It’s hot. It’s summer in Southwestern Texas. I’m sitting on the hood of a 1974 Thunderbird that we’ve nicknamed the Thunderchicken. This piece of crap of a vehicle that I’m stuck with has been driven millions of miles since it rolled off the assembly line in Detroit more than a decade ago, and it’s not even the oldest vehicle in the tire test fleet. That honor went to Bronco Billy, an off-white Gran Torino sedan that wished it could have been the sexier coupe, but instead was the four-door sedan that nobody wanted. That car was waiting at the shop, probably destined to take the Thunderchicken’s place, even though the floorboard on the drivers side had been patched with plywood so that the driver wouldn’t mistakenly put their feet down while traveling and lose a leg in the process. This is the life of a test car driver, if the tests you are doing are tire tests.
The Thunderchicken, in typical Murphy fashion, has picked the farthest point from home to break down. We’d just made the turn-around outside of Comstock and were heading back towards San Angelo, the shop, and home. That description cuts the story short a bit. We’d drive the North loop up towards Robert Lee first and then go through the stop and goes and then finally back to the shop and rest, but all that stuff was a few miles from home. A hop, skip and a jump away from home compared to being able to see the US-Mexico border from your car window.
The car just stopped in the middle of the road. I don’t mean the motor stopped running, I mean one of the front wheels stopped turning as if it had never turned before in it’s life and wasn’t about to turn again no matter how much gas you ran through the engine. So I gunned the thing to the side of the road leaving a skid mark and a crease in the asphalt the whole way, and then radioed ahead to the rest of the convoy who promptly turned around to see if the breakdown was something we could fix.
Tire tests were run in convoys of four vehicles, back in the 1980’s when I was working as a test driver. The lead driver was generally in charge of the crew and would make decisions for the convoy as a whole. I was not the lead driver. I drove tail when I was lucky. I was driving tail that day, which is how you can have a catastrophic vehicle failure and yet have no one from your crew notice it.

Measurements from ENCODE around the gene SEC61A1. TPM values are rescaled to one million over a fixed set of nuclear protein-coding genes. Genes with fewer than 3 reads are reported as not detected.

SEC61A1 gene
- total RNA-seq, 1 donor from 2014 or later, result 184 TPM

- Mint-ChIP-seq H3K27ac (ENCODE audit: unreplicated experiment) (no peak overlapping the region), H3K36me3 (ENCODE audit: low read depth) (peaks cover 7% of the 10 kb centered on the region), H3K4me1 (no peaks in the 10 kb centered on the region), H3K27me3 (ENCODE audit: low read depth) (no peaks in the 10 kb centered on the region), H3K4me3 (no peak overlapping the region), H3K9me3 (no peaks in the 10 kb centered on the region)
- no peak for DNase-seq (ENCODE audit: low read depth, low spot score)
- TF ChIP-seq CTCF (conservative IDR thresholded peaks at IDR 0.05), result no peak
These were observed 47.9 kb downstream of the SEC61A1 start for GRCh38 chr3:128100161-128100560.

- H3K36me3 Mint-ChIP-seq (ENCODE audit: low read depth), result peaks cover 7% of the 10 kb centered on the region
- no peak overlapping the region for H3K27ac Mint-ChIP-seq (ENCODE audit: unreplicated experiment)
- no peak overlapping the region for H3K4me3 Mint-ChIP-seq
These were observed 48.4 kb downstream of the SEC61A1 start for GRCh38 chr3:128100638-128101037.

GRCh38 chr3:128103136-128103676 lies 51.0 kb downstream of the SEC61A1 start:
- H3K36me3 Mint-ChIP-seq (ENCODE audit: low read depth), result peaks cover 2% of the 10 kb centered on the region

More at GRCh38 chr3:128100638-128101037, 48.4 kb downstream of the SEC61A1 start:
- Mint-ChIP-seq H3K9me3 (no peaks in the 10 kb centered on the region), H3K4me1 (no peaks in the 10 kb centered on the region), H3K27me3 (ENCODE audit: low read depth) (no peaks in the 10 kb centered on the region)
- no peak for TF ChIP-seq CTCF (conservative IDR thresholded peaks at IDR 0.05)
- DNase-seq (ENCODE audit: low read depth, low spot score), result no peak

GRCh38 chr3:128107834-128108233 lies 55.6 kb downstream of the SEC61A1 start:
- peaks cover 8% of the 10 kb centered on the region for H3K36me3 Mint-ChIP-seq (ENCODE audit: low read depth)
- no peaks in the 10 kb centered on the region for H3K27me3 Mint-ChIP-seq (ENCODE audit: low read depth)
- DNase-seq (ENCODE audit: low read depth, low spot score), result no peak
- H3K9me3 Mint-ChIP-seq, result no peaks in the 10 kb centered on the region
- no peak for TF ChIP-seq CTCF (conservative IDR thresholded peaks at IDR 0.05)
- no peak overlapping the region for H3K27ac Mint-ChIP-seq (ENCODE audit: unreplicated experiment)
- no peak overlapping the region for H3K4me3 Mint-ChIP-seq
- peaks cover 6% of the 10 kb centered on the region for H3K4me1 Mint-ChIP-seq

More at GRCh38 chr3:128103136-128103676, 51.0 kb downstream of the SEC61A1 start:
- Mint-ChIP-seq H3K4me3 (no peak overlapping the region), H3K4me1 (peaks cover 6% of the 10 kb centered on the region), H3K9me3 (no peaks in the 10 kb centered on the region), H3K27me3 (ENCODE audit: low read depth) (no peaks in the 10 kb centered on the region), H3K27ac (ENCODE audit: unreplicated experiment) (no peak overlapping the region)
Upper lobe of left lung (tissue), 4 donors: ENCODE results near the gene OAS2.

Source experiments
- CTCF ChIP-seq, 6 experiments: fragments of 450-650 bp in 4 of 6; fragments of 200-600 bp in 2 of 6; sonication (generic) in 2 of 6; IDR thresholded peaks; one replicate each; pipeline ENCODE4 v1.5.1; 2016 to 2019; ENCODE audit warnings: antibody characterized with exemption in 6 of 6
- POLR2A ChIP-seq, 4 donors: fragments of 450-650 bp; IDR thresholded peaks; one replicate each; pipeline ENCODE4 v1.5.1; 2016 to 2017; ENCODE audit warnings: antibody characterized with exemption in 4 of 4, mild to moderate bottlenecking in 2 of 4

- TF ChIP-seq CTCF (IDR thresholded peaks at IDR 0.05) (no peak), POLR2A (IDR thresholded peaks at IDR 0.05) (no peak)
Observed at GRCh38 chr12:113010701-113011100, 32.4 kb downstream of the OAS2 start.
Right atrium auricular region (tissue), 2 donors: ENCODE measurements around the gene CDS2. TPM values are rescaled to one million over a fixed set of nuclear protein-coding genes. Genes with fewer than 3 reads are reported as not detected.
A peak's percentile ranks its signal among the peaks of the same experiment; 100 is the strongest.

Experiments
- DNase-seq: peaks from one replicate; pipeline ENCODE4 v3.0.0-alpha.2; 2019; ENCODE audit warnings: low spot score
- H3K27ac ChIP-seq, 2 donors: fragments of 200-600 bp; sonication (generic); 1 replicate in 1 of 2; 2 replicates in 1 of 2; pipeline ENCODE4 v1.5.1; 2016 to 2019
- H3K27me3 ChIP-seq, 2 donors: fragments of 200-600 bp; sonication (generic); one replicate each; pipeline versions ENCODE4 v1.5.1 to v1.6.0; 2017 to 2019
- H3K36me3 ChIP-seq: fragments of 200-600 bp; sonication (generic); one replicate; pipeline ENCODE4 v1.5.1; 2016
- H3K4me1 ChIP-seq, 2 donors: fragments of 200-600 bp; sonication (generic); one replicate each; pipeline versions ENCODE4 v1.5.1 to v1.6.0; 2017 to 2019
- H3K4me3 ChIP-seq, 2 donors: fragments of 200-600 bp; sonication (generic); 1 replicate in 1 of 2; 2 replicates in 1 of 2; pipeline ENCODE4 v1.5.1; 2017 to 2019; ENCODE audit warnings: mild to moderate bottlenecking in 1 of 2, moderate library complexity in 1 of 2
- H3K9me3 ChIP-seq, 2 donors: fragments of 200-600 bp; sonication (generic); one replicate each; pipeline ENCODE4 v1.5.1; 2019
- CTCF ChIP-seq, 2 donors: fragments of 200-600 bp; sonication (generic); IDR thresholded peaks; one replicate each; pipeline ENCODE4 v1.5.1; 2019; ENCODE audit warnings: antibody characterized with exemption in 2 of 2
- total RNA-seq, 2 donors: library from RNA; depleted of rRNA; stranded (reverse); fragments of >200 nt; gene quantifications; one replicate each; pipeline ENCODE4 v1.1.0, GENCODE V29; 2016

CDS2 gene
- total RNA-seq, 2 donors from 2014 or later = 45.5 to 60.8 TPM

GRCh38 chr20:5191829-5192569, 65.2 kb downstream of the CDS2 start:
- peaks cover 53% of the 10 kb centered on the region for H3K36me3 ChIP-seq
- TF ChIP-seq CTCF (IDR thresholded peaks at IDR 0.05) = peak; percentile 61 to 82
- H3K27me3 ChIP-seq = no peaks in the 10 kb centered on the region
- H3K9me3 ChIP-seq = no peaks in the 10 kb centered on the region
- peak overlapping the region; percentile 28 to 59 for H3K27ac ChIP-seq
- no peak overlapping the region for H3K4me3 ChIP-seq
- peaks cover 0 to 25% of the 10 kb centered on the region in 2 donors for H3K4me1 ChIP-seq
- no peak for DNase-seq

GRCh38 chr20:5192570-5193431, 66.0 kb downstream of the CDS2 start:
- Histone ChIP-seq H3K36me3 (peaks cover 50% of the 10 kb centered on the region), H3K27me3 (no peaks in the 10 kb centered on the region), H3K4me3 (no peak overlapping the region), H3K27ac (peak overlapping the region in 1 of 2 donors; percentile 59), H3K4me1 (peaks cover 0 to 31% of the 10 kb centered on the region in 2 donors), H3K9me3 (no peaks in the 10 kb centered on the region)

A brief inspection ensued when my buddy Harold, who was driving lead that day, came back to check on me. I’d met him at trade school a few years previously. When my job in Abilene fell through, I called on him to see if he had someplace I could sleep. I wanted to see if a change of scenery might make for better job prospects and I’d heard good things about San Angelo while living in Abilene. I knew there was no future for me back in Sweetwater with my family, just more dead-end work to kill time until time killed me. So I wasn’t going back home to Mom.
“Dispatch, this is Lickity Split.”
“I hear you.”
“We had to leave Palomino down on the river. Her car was trashed by some Javelina hogs that are running wild on the road. She was safe on the roof of the car the last time we saw her. Could you get a wrecker and some game wardens out there to her? I’m kind of worried about her. We didn’t dare go close with all them hogs milling around her car. We didn’t want to loose another one.”
“Will do Lickity Split. Be careful out there.”
Harold said “sure, come on down” and so I moved to San Angelo and started looking for work that might suit my interests. That was when we stumbled across the job that had left me stranded in Southwest Texas in the noonday sun, a business that was peculiar to San Angelo, Texas in that time and place.